SA sniffs out criminals in world’s tax havens

South African government agencies are negotiating with many of the world’s tax havens in a bid to crack down on white-collar criminals, crime syndicates and tax dodgers. More than 30 tax havens — from Britain’s Channel Islands to the Cayman Islands in the Caribbean — are in talks with the SA Revenue Service (Sars), the National Prosecuting Authority (NPA) and the Reserve Bank. White-collar crime costs South Africa about R150-billion a year, according to the White Collar Crime Task Group, while the national treasury says up to R80-billion is laundered through the country each year.

The negotiations follow a decision by the G20 in London earlier this year. The G20 warned that if tax havens refuse to adopt new rules on financial transparency they will face international sanctions, including the withdrawal of funding by the World Bank.

New co-operation agreements mean former tax havens will assist SA in cases involving tax and exchange-control evasion.

Such cases are likely to include the Reserve Bank’s marathon legal tussle with billionaire Mzi Khumalo to attach his assets after he allegedly moved R1-billion to the Virgin Islands without the bank’s approval.

Tax havens on SA’s radar include the Isle of Man, Bermuda, Liberia, Guernsey, Gibraltar, Seychelles and Mauritius.

Sars spokesman Adrian Lackay said Sars was “owed billions by people who have the capacity to pay tax but choose not to”.

In March, SARS revealed that it was reviewing the files of more than 600 wealthy individuals, including their family trusts. But officials declined to name them.

Cases involving co-operation between the NPA’s Asset Forfeiture Unit (AFU), tax havens and G20 member countries include:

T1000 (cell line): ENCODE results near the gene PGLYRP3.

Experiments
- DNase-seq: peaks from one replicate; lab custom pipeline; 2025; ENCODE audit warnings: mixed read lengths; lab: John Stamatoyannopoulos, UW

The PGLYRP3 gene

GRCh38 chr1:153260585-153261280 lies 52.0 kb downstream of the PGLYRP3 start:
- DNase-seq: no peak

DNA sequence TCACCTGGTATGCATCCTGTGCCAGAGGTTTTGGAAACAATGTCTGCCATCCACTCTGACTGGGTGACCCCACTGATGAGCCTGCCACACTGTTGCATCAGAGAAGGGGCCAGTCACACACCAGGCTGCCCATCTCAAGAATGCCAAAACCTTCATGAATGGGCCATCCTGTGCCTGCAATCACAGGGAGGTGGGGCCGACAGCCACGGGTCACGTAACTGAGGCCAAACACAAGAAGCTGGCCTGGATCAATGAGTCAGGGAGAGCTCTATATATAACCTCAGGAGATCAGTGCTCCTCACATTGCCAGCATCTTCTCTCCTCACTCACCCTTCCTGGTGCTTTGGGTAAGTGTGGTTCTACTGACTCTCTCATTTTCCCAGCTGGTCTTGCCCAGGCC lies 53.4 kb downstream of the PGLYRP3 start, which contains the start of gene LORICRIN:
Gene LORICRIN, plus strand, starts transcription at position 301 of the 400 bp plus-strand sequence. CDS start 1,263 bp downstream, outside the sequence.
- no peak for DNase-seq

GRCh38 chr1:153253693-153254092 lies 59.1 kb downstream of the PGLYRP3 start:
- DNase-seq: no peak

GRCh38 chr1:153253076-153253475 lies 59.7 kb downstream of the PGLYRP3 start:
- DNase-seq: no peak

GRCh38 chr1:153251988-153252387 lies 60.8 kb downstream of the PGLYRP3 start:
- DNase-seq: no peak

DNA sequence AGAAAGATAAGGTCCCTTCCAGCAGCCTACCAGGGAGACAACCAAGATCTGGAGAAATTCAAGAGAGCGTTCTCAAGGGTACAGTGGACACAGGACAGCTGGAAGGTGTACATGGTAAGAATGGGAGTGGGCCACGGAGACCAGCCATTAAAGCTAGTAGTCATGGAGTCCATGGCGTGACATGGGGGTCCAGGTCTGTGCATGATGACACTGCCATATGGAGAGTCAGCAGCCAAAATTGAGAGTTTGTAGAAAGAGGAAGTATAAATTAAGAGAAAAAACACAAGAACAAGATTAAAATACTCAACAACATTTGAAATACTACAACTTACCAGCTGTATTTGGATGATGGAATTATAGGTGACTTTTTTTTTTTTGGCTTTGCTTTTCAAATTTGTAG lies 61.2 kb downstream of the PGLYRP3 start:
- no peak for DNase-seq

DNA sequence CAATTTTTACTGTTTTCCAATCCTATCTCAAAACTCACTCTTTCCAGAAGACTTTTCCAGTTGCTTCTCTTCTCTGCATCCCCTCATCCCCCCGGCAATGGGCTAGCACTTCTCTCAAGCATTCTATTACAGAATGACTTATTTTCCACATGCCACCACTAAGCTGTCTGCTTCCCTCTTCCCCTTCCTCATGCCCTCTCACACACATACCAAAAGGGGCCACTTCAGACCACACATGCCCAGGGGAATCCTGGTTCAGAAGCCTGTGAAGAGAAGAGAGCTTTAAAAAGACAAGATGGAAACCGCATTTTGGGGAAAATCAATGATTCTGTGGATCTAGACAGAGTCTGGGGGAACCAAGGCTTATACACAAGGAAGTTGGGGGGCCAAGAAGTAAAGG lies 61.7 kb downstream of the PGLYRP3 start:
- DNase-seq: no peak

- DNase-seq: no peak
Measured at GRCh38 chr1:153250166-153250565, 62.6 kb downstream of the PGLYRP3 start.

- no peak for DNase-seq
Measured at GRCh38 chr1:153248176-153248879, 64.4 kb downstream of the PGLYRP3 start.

Freezing billionaire David King’s R1-billion-plus assets in the UK and Guernsey;

Seizure of about R100-million worth of assets, including a platinum refinery in the UK, from Bobby Boekhoud, who was involved in a syndicate that smuggled precious metals worth R200-million;

The AFU’s joint operation with Irish police to seize 1.5 tons of cocaine worth R848-million smuggled into the country by a South African, who then had R15 million of his assets seized, and

Freezing R43-million in bank accounts linked to Barry Tannenbaum, who allegedly defrauded investors of R10-billion.

AFU head Willie Hofmeyr said: “The rapid speed with which the (Tannenbaum) order was obtained was the result of the excellent co-operation from the various institutions working on the matter.” At least $11-trillion is parked in tax havens, according to the Organisation for Economic Co-operation and Development. Last week it was announced that more than 40 countries would open their books to foreign tax inspectors and police. One of them is Mauritius, to where South African corporates and individuals have legally moved and invested more than R35-billion by December 2007, according to the Reserve Bank. Other money legally placed offshore includes R154.7-billion in Luxembourg and R41.9-billion in Bermuda.

Hofmeyr said technology and globalisation made it easy for “criminals to operate seamlessly across borders”. This week the Swiss government announced that it would hand over details of about 4450 bank accounts to US authorities as part of a deal struck with UBS, the world’s second-largest wealth manager. Swiss banks hold an estimated $2-trillion of foreign money. Reuters reported that the US tax commissioner said the deal would give Washington access to accounts of Americans suspected of committing tax fraud.

– TAXtalk:

Print Friendly, PDF & Email
Short URL to this article:

All material subject to our Legal Disclaimers.

Leave a Reply

Your email address will not be published. Required fields are marked *

This site uses Akismet to reduce spam. Learn how your comment data is processed.